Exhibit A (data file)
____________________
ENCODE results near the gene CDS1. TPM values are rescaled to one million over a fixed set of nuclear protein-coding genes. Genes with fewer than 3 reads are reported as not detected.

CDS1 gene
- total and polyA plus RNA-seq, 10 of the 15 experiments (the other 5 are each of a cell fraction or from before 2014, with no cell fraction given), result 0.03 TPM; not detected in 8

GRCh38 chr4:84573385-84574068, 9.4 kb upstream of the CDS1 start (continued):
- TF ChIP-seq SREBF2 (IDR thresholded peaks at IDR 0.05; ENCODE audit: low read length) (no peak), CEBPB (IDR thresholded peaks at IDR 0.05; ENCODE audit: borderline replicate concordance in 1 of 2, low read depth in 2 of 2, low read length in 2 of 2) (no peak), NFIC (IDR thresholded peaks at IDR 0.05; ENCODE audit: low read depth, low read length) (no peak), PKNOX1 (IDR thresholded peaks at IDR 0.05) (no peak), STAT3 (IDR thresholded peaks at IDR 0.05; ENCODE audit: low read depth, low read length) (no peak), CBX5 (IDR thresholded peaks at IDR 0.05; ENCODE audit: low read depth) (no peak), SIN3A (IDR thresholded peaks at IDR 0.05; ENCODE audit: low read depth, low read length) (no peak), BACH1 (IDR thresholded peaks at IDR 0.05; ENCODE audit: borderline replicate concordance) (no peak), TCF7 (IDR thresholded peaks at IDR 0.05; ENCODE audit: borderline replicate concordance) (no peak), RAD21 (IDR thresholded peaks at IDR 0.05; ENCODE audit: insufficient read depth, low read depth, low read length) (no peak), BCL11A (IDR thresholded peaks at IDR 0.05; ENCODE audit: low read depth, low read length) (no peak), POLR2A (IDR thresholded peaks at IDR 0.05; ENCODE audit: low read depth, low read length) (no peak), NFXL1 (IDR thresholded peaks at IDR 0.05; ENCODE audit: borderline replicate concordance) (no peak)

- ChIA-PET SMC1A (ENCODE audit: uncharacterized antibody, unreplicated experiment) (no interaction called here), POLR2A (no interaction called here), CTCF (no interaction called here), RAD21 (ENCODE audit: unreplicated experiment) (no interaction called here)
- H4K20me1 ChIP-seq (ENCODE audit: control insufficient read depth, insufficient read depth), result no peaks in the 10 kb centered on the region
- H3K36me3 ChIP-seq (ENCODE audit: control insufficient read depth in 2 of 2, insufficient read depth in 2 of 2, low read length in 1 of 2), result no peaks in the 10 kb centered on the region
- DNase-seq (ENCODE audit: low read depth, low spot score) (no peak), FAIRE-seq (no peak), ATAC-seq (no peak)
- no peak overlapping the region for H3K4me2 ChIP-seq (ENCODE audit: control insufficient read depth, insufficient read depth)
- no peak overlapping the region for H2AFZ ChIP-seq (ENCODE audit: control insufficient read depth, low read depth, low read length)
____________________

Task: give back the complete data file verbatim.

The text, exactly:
ENCODE results near the gene CDS1. TPM values are rescaled to one million over a fixed set of nuclear protein-coding genes. Genes with fewer than 3 reads are reported as not detected.

CDS1 gene
- total and polyA plus RNA-seq, 10 of the 15 experiments (the other 5 are each of a cell fraction or from before 2014, with no cell fraction given), result 0.03 TPM; not detected in 8

GRCh38 chr4:84573385-84574068, 9.4 kb upstream of the CDS1 start (continued):
- TF ChIP-seq SREBF2 (IDR thresholded peaks at IDR 0.05; ENCODE audit: low read length) (no peak), CEBPB (IDR thresholded peaks at IDR 0.05; ENCODE audit: borderline replicate concordance in 1 of 2, low read depth in 2 of 2, low read length in 2 of 2) (no peak), NFIC (IDR thresholded peaks at IDR 0.05; ENCODE audit: low read depth, low read length) (no peak), PKNOX1 (IDR thresholded peaks at IDR 0.05) (no peak), STAT3 (IDR thresholded peaks at IDR 0.05; ENCODE audit: low read depth, low read length) (no peak), CBX5 (IDR thresholded peaks at IDR 0.05; ENCODE audit: low read depth) (no peak), SIN3A (IDR thresholded peaks at IDR 0.05; ENCODE audit: low read depth, low read length) (no peak), BACH1 (IDR thresholded peaks at IDR 0.05; ENCODE audit: borderline replicate concordance) (no peak), TCF7 (IDR thresholded peaks at IDR 0.05; ENCODE audit: borderline replicate concordance) (no peak), RAD21 (IDR thresholded peaks at IDR 0.05; ENCODE audit: insufficient read depth, low read depth, low read length) (no peak), BCL11A (IDR thresholded peaks at IDR 0.05; ENCODE audit: low read depth, low read length) (no peak), POLR2A (IDR thresholded peaks at IDR 0.05; ENCODE audit: low read depth, low read length) (no peak), NFXL1 (IDR thresholded peaks at IDR 0.05; ENCODE audit: borderline replicate concordance) (no peak)

- ChIA-PET SMC1A (ENCODE audit: uncharacterized antibody, unreplicated experiment) (no interaction called here), POLR2A (no interaction called here), CTCF (no interaction called here), RAD21 (ENCODE audit: unreplicated experiment) (no interaction called here)
- H4K20me1 ChIP-seq (ENCODE audit: control insufficient read depth, insufficient read depth), result no peaks in the 10 kb centered on the region
- H3K36me3 ChIP-seq (ENCODE audit: control insufficient read depth in 2 of 2, insufficient read depth in 2 of 2, low read length in 1 of 2), result no peaks in the 10 kb centered on the region
- DNase-seq (ENCODE audit: low read depth, low spot score) (no peak), FAIRE-seq (no peak), ATAC-seq (no peak)
- no peak overlapping the region for H3K4me2 ChIP-seq (ENCODE audit: control insufficient read depth, insufficient read depth)
- no peak overlapping the region for H2AFZ ChIP-seq (ENCODE audit: control insufficient read depth, low read depth, low read length)